What have the Olympics ever done for us? Nothing, apart from the 226-hectare park that attracts six million visitors a year, the magnificent sporting facilities, the tens of thousands of new jobs, the decontamination and opening up of ex-industrial land, the schools, the cultural institutions currently under construction, the new homes, some of which are affordable in a meaningful sense. Not to mention the national feelgood factor while the games lasted, and a more enduring raising of the profile and pride of its location. “We suddenly felt we were part of the story,” says Rushanara Ali, Labour MP for the nearby constituency of Bethnal Green and Bow. “If you came from east London, if you came from different backgrounds, you felt part of it.”
Apart from that, nothing.
Ever since the 2012 London Olympic bid was launched early in the century, there has been understandable scepticism – that it wouldn’t live up to its promises, that it would trample on local interests and character, that it would be taken over by corporate interests. Some of this has been justified: hopes to “inspire a generation” with a national sporting renaissance, for example, have largely foundered.
But if you now visit the Queen Elizabeth Olympic Park in east London, 10 years after the games were held there, you will see a beautiful and largely well maintained landscape that skilfully exploits the web of waterways and the changes of levels previously on the site. It runs a pleasing range, from shaggy meadows and wetlands to more kempt lawns and terraces. You will see large numbers of people enjoying it who have reached it from all directions. The atmosphere is relaxed, welcoming, inclusive, mutually tolerant.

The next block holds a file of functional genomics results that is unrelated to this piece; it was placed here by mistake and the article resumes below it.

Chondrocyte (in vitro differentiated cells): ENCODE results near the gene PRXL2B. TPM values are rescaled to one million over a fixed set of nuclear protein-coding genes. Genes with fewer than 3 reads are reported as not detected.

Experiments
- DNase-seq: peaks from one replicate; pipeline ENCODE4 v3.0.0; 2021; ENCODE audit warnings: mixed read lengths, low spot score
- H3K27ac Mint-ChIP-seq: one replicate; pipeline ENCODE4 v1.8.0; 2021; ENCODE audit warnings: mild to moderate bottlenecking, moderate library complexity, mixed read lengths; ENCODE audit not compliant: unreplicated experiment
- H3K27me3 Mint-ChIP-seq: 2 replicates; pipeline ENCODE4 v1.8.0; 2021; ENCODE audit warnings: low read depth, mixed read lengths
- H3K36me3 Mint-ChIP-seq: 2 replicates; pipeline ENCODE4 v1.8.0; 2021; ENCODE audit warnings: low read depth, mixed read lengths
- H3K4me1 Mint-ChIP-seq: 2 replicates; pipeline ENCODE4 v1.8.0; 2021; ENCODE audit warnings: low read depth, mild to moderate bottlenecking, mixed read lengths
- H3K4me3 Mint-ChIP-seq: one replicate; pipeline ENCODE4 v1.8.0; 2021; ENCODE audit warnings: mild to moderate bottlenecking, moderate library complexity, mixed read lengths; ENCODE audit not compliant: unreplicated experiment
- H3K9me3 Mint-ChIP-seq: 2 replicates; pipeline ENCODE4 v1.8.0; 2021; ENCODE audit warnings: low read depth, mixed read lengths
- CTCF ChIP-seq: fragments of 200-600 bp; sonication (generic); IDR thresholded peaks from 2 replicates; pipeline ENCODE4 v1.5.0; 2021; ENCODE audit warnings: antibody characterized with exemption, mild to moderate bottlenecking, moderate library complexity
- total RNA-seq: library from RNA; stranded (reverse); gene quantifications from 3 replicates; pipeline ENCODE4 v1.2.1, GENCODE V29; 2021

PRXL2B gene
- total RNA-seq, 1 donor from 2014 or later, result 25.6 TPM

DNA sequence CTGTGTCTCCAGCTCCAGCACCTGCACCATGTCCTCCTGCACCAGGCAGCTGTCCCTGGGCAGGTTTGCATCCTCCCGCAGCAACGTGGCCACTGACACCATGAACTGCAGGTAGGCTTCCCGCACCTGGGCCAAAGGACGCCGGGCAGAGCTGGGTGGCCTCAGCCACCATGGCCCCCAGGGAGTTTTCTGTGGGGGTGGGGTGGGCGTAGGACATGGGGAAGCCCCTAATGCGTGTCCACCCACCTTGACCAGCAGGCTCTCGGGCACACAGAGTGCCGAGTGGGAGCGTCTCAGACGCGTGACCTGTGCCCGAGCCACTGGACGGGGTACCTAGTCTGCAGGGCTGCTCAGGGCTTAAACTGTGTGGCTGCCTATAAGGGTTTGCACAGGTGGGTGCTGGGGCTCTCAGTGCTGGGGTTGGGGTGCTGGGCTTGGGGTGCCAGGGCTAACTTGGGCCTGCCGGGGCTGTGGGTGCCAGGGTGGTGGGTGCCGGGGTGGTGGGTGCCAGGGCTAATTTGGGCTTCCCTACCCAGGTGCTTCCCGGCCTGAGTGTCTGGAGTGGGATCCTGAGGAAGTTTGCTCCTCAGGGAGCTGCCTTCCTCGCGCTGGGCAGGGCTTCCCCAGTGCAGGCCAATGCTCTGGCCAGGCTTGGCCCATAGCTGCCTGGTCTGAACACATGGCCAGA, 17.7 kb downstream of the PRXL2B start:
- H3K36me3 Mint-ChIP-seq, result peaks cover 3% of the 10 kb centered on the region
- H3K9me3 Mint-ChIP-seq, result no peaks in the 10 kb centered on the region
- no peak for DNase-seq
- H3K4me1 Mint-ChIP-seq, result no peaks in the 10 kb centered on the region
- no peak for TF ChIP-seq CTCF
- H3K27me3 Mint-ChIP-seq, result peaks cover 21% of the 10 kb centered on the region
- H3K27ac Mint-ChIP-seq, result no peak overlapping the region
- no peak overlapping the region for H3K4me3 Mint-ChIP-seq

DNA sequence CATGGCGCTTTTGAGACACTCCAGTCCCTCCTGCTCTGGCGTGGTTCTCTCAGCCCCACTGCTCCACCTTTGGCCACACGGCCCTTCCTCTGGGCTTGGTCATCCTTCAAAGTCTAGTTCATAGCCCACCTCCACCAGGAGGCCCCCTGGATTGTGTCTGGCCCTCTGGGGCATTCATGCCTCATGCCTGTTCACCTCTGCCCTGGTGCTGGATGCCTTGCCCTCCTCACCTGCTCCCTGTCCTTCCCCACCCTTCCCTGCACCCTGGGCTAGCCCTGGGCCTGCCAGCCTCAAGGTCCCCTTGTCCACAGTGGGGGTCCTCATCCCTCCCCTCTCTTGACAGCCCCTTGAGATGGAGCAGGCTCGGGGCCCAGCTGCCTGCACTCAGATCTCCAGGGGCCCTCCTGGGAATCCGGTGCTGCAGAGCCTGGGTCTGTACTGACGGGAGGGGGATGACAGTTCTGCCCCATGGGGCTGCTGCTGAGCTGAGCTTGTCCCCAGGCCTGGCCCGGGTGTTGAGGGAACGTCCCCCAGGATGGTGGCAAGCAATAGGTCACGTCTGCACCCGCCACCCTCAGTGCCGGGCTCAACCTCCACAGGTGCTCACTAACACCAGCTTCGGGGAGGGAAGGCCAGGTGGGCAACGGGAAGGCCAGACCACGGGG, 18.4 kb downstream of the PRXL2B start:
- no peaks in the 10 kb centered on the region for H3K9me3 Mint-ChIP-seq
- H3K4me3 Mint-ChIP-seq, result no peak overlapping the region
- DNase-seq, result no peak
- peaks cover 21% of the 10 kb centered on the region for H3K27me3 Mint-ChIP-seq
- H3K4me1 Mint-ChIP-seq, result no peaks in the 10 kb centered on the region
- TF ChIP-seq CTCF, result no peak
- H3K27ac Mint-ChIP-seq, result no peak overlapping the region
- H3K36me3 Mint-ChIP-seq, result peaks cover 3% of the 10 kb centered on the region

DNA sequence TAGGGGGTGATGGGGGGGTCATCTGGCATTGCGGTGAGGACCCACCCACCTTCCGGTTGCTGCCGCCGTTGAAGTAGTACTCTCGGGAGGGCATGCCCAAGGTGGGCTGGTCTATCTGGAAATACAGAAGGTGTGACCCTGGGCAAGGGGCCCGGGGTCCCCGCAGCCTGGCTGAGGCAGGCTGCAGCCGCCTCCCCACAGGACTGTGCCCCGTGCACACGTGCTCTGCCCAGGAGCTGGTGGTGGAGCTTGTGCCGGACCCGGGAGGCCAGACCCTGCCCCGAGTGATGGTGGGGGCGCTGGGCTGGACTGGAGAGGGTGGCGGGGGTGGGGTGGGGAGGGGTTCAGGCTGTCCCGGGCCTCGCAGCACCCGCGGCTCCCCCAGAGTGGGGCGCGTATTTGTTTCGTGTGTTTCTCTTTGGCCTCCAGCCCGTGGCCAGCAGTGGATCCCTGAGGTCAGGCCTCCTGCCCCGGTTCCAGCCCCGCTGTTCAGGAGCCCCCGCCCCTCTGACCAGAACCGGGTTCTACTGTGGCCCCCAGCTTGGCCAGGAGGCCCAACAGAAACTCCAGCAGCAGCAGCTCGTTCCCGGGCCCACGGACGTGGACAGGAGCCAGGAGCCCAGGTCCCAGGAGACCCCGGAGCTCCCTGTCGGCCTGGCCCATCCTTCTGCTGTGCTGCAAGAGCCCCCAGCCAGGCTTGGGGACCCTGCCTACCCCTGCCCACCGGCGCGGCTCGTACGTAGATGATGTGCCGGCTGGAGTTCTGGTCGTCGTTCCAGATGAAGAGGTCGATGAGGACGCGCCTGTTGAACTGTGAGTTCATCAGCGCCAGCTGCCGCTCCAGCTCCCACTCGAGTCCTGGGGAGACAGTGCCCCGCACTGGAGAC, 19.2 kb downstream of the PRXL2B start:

You will see the graceful curved roof of the velodrome and the more rambunctious curved superstructure of the Aquatics Centre, perhaps the BMX track, the hockey and tennis centre, and the Copper Box multi-sport arena, all modifications of the original Olympic facilities. If you wander into some of the residential districts at the edges, you might find quiet mews-like enclaves, and pleasant streets with accessible and well used open spaces, including playgrounds available to any family that might want to use them. If you arrived at the park from the public transport hub at Stratford you will probably have passed through the Westfield shopping mall, a work of corporate gigantism to be sure, but one crowded with people from near and far who seem happy to be there. And which, contrary to expectation, has not killed the older and more everyday shopping centre in the middle of Stratford.
Other sights include the zone called East Bank, where buildings for the Victoria and Albert Museum, University College London, the London College of Fashion, Sadler’s Wells and the BBC are taking shape, and Here East, a prospering innovation and technology business campus that was once the media centre for the 2012 games. You might also see, outside the boundaries of the Olympic site itself, neighbouring areas such as Hackney Wick thronged with life, and canal towpaths busy as never before. For the next five years the demountable hexagon of the Abba Arena, home to a virtual concert residency by the famous Swedes, will stand at the southern end of the park.